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Thread: tool sharpening

  1. #1
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    tool sharpening

    Hey just a quick question from a newbie. I have always sharpened knives, carving gouges, etc by hand with no guide and have gotten good at feeling angles.

    The question is should a get a honing guide for a plane? I feel like I can get a feel of the angle, and test with a sharpie, but dont want to mess up a blade either if I am wrong.

    Second question, I know I need files for sharpening saw blades but dont have a clue what to look for. I was thinking about getting the Bhaco kit from Lee Valley, is there another set up you would recommend?

  2. #2
    If you can learn to hone without the guide, I'd do it. It's one less step. You won't hurt the tool and you can always buy a guide later if needed. If you're concerned, you could get an old tool or a cheap one from the BORG for practice.

    Saw files always raise a discussion. I'll defer to others more knowledgable than I am. But you can get a bunch of background by searching the SMC archive for "files".

    Fred
    "All that is necessary for the triumph of evil is that good men do nothing."
    - Sir Edmund Burke

  3. #3
    Join Date
    Mar 2015
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    Hi Brandon, I would think if you are comfortable sharpening other edge tools free hand, you would be able to do well with a plane iron.

    Regarding saw files, I would recommend you go to Pete Taran’s site vintagesaws.com. Click on Library, and then Saw Filing...a Beginners Primer. It includes a chart of what size file to use relative to the number of points per inch, not to mention the whole piece is a worthwhile read. I believe Pete is recommending Nicholson files these days, and I have used them as well with good results.

    Before you order a set of files, check your saw’s PPI. You may find you really only need a few sizes.

    Pete also has in the Library an excellent piece of setting saw teeth. Something else you will have to consider in your set up.

  4. #4
    Join Date
    Mar 2006
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    Austin Texas
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    If you already free hand, stick with it. You can't mess up a plane iron by sharpening, just either make it better or worse, but not messed up. I laid out and cut some of the popular sharpening angles (25*, 30*, 35*) on some pieces of scrap that are large and stable enough to free stand next to my stones for a visual reference to adjust the angle of my chisels and plane irons before starting the sharpening. Worked for me. I have the Bahco file assortment from Lee Valley and have not used it much at all (sharpened two saws lightly), but the files mad my saws sharper and the files do not look worn out.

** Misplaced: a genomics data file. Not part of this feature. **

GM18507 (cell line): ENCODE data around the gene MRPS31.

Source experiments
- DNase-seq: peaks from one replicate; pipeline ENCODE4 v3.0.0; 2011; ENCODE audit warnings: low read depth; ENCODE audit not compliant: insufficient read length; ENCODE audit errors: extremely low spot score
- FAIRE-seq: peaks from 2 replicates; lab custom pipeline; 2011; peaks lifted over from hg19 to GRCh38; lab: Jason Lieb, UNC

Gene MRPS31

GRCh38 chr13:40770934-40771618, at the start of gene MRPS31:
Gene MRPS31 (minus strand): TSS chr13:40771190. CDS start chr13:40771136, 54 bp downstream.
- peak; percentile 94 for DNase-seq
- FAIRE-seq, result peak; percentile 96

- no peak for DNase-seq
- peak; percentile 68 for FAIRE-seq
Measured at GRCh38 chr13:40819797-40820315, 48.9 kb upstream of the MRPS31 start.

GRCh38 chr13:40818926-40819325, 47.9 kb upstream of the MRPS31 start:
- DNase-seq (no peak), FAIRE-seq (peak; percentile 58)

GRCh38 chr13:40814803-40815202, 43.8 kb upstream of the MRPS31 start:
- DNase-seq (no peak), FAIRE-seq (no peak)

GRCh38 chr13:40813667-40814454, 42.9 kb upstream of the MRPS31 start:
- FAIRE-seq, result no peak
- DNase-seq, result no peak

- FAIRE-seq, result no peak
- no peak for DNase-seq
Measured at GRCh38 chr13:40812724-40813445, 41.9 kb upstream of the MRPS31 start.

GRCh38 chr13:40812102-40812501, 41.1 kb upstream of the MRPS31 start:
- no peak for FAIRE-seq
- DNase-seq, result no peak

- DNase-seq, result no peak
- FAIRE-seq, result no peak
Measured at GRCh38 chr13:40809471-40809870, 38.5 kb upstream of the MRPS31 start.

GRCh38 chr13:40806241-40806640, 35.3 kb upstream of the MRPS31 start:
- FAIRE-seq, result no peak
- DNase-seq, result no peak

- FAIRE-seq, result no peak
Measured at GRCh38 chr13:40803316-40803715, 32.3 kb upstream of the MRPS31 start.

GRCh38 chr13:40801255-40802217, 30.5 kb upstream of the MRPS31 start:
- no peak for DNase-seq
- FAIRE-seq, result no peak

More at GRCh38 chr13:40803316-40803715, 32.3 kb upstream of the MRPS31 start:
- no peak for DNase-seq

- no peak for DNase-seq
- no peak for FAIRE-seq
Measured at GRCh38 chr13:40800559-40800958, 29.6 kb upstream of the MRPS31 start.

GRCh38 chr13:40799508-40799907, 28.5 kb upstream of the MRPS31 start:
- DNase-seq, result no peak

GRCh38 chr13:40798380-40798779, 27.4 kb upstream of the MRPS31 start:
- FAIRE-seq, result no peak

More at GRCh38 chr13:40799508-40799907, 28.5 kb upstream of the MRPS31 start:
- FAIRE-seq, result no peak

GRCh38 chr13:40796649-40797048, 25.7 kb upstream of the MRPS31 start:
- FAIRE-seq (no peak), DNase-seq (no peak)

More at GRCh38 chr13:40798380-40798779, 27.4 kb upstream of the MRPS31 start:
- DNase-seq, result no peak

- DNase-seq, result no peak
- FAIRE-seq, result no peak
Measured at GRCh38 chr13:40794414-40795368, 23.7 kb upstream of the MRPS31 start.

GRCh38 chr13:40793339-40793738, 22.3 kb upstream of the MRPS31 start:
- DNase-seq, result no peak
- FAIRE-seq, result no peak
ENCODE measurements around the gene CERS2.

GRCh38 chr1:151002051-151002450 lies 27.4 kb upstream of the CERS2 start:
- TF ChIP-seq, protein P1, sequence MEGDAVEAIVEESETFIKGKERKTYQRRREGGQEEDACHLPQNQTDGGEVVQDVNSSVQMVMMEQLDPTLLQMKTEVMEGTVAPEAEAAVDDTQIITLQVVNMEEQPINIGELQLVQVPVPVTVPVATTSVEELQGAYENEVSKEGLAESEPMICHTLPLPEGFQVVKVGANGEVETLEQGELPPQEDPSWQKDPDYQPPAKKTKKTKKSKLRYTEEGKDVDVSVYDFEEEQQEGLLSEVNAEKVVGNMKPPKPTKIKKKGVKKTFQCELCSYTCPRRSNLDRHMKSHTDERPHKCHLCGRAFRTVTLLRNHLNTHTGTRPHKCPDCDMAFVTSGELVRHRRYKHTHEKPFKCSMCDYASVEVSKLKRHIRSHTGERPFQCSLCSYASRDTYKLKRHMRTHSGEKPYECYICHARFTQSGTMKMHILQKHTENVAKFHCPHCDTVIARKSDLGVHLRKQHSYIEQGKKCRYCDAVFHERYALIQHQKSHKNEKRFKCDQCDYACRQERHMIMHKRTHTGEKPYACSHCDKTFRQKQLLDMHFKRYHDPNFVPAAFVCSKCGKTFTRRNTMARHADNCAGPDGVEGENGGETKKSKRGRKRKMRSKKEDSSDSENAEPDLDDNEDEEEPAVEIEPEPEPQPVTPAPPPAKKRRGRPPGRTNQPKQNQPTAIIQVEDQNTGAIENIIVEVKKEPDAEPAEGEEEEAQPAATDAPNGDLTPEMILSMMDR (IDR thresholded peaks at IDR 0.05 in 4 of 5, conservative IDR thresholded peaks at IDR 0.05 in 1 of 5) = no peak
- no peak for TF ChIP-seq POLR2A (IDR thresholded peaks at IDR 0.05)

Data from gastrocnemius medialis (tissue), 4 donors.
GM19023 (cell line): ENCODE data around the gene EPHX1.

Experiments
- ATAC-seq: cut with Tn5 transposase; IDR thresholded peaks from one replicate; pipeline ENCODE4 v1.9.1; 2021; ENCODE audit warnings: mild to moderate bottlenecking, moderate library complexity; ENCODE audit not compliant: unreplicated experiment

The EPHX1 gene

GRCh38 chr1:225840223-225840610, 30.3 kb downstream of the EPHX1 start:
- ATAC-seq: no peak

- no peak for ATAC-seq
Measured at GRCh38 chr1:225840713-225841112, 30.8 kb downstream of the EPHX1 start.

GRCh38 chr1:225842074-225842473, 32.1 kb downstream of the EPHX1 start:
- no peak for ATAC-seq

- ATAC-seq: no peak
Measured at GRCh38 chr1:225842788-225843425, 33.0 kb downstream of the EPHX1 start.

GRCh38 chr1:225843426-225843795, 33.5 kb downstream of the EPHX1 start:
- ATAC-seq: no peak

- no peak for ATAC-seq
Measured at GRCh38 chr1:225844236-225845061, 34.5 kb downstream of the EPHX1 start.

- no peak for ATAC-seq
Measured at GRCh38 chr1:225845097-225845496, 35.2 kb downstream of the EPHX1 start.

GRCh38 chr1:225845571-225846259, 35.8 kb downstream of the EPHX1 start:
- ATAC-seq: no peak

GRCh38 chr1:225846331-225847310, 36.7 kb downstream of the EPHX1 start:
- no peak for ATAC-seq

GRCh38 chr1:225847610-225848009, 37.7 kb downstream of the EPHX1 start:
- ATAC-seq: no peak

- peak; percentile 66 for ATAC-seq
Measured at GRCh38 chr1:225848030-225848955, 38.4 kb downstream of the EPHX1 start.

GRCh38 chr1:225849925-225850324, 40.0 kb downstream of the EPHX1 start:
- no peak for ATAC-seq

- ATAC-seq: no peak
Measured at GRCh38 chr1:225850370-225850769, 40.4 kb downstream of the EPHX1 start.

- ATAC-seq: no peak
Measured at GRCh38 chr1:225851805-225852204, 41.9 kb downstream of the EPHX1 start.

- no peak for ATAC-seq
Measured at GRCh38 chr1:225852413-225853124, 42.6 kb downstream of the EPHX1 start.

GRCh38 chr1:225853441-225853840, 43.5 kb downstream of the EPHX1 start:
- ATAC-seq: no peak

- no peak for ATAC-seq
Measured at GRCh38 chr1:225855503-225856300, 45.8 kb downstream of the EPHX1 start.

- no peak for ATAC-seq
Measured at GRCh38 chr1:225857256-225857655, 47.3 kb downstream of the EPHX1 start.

David

  5. #5
    Join Date
    Sep 2007
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    If you can hand sharpen a knife, you can likely sharpen a plane blade or a chisel.

    jtk
    "A pessimist sees the difficulty in every opportunity; an optimist sees the opportunity in every difficulty."
    - Sir Winston Churchill (1874-1965)

  6. #6
    Join Date
    Dec 2015
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    Are your planes bevel-up or bevel-down?

    In bevel down planes the cutting angle is determined entirely by the bed angle, so you can hone to a fairly wide range of angles without changing performance. For a 45 deg plane used on hardwood you can realistically get away with anything between ~25 and ~40 degrees, constrained by edge life/chipping at the low end and clearance at the high end. Others may cite a lower upper bound, with a lot depending on the "springiness" of the wood being worked, but it's a pretty wide window regardless. If you're comfortable with freehand knife sharpening and you have BD planes, then I think there's no reason to get a guide.